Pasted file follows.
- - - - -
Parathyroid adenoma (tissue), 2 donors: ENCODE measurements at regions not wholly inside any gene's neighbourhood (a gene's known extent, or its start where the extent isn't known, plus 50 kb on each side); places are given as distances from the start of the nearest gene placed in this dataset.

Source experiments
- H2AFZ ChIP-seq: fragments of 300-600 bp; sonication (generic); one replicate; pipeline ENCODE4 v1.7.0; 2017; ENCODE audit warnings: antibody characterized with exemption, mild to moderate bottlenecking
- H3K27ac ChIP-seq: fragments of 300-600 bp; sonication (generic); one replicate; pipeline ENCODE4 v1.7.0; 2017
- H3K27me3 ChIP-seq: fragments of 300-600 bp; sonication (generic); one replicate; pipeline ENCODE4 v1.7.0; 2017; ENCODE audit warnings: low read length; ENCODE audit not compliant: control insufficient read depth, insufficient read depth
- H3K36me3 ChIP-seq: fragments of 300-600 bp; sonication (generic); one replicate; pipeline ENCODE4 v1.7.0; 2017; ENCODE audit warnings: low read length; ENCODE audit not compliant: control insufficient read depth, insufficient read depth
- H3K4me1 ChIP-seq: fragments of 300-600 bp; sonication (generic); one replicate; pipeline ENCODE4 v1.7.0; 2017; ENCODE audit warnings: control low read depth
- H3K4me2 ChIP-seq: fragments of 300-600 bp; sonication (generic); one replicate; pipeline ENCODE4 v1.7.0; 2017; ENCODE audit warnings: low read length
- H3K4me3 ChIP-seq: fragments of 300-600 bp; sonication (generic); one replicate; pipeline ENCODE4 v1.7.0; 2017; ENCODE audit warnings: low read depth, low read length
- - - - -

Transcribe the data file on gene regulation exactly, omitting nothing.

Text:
Parathyroid adenoma (tissue), 2 donors: ENCODE measurements at regions not wholly inside any gene's neighbourhood (a gene's known extent, or its start where the extent isn't known, plus 50 kb on each side); places are given as distances from the start of the nearest gene placed in this dataset.

Source experiments
- H2AFZ ChIP-seq: fragments of 300-600 bp; sonication (generic); one replicate; pipeline ENCODE4 v1.7.0; 2017; ENCODE audit warnings: antibody characterized with exemption, mild to moderate bottlenecking
- H3K27ac ChIP-seq: fragments of 300-600 bp; sonication (generic); one replicate; pipeline ENCODE4 v1.7.0; 2017
- H3K27me3 ChIP-seq: fragments of 300-600 bp; sonication (generic); one replicate; pipeline ENCODE4 v1.7.0; 2017; ENCODE audit warnings: low read length; ENCODE audit not compliant: control insufficient read depth, insufficient read depth
- H3K36me3 ChIP-seq: fragments of 300-600 bp; sonication (generic); one replicate; pipeline ENCODE4 v1.7.0; 2017; ENCODE audit warnings: low read length; ENCODE audit not compliant: control insufficient read depth, insufficient read depth
- H3K4me1 ChIP-seq: fragments of 300-600 bp; sonication (generic); one replicate; pipeline ENCODE4 v1.7.0; 2017; ENCODE audit warnings: control low read depth
- H3K4me2 ChIP-seq: fragments of 300-600 bp; sonication (generic); one replicate; pipeline ENCODE4 v1.7.0; 2017; ENCODE audit warnings: low read length
- H3K4me3 ChIP-seq: fragments of 300-600 bp; sonication (generic); one replicate; pipeline ENCODE4 v1.7.0; 2017; ENCODE audit warnings: low read depth, low read length